The trustees appealed the order to postpone possession of the property. While they conceded on appeal that there were exceptional circumstances pursuant to IA 1986, s 335A(3), they nevertheless appealed on the basis that the district judge had:
Warren J agreed with the appeal on the grounds put forward by the trustees. First, he found that the district judge had made a number of findings and drawn a number of inferences that were unsupported by the evidence set before him. The judge considered that the district judge had reached his decision based on a ‘feel’ of the whole case that the respondent should not be dispossessed, which led him to draw conclusions from the evidence that supported that conclusion, rather than objectively deciding what could properly be inferred and then asking himself whether what he could properly infer justified the conclusion.
Secondly, the judge held that the district judge had erred in the exercise of his discretion when suspending the date of possession until death or until the respondent permanently vacated the property. The judge accepted that, as an appellate court, he should only interfere with the decision of the district judge if he had acted wrongly in law or contrary to principle in the exercise of his discretion. The judge found that he had so erred by failing to properly to consider the alternative of a shorter period of suspension. The judge held that, taking the evidence as a whole, it did not pass the threshold necessary to justify a postponement of the length the district judge had provided for.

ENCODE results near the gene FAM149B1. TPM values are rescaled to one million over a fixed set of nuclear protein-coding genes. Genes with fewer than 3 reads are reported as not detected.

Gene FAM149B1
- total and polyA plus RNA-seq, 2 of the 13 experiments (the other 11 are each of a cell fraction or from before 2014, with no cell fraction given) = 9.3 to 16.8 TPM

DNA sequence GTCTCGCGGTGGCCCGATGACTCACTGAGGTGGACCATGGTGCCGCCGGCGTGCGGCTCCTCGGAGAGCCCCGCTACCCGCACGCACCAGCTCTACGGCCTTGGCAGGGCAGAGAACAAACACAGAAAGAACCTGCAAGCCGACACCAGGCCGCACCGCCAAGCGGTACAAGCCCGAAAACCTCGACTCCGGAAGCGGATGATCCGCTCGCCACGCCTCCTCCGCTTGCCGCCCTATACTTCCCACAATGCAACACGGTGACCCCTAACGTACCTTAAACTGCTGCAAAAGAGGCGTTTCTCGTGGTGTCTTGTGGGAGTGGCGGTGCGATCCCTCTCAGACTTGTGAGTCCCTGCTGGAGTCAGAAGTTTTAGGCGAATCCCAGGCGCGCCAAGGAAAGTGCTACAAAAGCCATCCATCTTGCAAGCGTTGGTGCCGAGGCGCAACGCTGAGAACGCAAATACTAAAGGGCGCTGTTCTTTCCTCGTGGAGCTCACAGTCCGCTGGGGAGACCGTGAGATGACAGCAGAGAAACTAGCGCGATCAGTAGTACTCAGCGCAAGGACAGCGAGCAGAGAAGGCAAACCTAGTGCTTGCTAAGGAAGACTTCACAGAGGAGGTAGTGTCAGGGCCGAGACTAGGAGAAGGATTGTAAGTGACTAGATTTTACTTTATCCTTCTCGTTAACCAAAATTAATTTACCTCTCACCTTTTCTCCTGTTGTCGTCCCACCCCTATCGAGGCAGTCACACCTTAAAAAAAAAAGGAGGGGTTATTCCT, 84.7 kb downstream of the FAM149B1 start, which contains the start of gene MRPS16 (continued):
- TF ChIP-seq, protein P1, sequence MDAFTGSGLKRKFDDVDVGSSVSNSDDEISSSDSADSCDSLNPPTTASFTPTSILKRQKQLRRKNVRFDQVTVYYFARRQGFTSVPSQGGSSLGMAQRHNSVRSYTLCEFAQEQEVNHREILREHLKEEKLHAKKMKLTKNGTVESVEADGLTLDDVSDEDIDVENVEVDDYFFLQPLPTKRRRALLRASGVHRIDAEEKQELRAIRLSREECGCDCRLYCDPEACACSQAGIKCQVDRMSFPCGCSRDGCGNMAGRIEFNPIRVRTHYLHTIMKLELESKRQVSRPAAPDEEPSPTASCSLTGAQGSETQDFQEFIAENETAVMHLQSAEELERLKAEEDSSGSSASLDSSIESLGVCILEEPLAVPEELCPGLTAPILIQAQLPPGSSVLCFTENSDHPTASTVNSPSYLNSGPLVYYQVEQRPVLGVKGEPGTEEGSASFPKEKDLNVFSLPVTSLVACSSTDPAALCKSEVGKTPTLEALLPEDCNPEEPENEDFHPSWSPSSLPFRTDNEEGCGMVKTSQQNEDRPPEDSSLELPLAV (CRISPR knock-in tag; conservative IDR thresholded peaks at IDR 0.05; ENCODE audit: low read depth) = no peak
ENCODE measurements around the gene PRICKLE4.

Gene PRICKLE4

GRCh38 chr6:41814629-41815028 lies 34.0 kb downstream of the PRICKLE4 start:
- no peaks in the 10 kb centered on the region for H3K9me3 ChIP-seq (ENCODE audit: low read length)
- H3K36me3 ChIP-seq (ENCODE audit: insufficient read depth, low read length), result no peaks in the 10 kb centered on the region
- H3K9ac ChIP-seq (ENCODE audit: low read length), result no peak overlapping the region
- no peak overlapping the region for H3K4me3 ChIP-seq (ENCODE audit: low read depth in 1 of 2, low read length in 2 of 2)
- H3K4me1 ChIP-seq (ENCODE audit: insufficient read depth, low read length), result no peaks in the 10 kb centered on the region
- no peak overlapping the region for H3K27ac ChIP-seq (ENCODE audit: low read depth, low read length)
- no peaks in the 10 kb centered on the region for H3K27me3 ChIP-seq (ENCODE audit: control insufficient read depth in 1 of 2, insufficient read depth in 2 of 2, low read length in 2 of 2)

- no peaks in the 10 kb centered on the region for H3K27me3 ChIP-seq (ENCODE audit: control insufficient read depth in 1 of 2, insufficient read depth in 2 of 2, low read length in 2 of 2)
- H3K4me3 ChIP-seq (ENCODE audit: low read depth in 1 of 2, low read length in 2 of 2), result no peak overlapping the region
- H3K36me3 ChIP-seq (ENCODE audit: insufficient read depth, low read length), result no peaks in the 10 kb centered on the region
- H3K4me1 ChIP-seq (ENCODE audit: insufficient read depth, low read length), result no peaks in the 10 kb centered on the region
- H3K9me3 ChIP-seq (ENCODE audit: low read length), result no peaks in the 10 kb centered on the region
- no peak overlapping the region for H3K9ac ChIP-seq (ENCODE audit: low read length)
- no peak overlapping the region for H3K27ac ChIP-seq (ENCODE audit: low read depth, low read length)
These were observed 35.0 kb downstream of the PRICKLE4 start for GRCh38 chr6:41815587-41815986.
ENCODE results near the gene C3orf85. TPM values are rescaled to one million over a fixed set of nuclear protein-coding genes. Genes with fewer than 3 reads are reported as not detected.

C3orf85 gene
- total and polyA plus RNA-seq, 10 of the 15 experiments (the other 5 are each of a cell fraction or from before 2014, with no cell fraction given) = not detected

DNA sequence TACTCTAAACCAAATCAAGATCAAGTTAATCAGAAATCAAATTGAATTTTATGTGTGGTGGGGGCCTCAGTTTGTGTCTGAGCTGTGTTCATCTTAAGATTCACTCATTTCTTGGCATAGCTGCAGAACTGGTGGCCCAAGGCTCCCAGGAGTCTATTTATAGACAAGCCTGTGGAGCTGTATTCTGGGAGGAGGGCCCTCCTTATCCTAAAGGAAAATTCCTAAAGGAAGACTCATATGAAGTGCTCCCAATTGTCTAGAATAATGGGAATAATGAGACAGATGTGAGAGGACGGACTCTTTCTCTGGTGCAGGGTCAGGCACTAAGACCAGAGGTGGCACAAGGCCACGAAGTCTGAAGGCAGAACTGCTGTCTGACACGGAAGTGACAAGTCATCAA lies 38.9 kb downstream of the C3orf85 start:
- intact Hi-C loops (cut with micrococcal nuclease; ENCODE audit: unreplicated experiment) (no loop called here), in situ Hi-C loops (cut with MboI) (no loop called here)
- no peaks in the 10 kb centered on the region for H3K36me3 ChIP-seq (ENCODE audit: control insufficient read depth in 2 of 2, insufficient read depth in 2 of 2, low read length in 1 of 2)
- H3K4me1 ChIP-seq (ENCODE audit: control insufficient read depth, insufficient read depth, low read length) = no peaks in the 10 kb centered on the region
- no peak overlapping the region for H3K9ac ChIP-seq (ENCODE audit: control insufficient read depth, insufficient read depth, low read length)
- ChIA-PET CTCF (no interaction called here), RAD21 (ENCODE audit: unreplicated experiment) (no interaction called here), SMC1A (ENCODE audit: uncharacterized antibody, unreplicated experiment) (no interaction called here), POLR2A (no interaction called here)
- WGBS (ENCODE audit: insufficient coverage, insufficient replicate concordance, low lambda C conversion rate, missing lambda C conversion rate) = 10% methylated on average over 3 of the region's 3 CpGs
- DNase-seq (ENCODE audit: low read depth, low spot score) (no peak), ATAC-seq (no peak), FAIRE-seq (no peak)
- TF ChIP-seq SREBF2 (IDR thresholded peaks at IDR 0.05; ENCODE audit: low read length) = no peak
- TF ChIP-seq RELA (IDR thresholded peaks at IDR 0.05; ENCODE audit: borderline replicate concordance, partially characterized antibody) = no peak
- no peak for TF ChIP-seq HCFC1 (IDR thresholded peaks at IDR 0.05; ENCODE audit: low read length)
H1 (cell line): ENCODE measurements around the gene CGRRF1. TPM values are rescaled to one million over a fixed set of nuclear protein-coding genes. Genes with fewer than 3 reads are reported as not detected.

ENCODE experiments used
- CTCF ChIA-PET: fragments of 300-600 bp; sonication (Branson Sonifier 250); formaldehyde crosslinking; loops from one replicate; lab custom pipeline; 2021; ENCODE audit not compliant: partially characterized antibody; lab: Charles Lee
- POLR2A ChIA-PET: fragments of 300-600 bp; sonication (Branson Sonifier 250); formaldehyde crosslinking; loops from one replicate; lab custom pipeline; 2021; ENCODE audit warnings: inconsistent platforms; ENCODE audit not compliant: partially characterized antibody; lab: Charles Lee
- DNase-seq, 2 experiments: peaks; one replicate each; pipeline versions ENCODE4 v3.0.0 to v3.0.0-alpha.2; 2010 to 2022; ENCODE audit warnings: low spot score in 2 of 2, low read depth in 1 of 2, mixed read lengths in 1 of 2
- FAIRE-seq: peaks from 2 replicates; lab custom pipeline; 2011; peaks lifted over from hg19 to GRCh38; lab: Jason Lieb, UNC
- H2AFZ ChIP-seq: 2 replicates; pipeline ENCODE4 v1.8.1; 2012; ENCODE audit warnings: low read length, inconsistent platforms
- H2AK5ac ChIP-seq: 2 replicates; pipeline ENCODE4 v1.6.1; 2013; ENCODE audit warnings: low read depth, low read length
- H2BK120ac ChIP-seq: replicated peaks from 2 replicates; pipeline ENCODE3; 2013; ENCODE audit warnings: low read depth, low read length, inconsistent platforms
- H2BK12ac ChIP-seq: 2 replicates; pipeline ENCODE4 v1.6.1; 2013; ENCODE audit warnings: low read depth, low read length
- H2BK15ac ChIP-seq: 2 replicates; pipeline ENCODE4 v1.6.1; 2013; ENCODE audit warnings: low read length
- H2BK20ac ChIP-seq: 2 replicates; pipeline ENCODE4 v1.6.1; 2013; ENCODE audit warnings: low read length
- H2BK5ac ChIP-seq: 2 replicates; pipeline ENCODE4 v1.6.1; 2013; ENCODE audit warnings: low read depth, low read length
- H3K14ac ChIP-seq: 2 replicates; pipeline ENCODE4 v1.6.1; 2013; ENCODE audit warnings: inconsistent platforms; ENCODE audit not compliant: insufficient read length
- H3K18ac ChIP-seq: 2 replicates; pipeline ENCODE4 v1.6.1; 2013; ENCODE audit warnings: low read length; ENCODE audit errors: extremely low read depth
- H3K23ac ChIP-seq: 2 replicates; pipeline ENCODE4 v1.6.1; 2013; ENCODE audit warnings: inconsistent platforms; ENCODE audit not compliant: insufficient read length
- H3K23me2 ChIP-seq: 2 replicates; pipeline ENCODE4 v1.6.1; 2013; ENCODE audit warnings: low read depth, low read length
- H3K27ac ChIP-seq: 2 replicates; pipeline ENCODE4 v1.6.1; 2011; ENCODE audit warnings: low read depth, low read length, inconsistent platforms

The judge accordingly varied the district judge’s order so that the order for sale and possession was suspended for a further 12 months. However, the judge ordered that the respondent had permission to make an application for a further postponement before 3 August 2018 (some two months before the date of possession). The judge added that for the respondent to have any hope of succeeding in such an application, he would have to produce far more cogent evidence from medical experts who had examined him than he had done so far, providing information and evidence about his condition and its actual and potential effects on him. He would also need to produce more evidence about non-availability of private sector accommodation, providing evidence that he had engaged with his local authority on this matter, and give full details of his and his wife’s financial positions.
The judge’s decision is currently being appealed to the Court of Appeal by the respondent. The grounds of appeal are that district judge’s findings were neither incorrect nor speculative and that the judge was wrong to interfere with the district judge’s exercise of discretion.
The decision makes it clear that, even when the presumption set out in IA 1986, s 335A(3) (which states that the interests of the bankrupt’s creditors outweigh all other considerations) is rebutted by exceptional circumstances, the court will still consider the interests of the creditors to be of paramount importance. The decision puts in doubt whether it would ever be correct in principle for a judge to exercise their discretion so as to suspend possession for a period spanning many years to the detriment of the bankrupt’s creditors.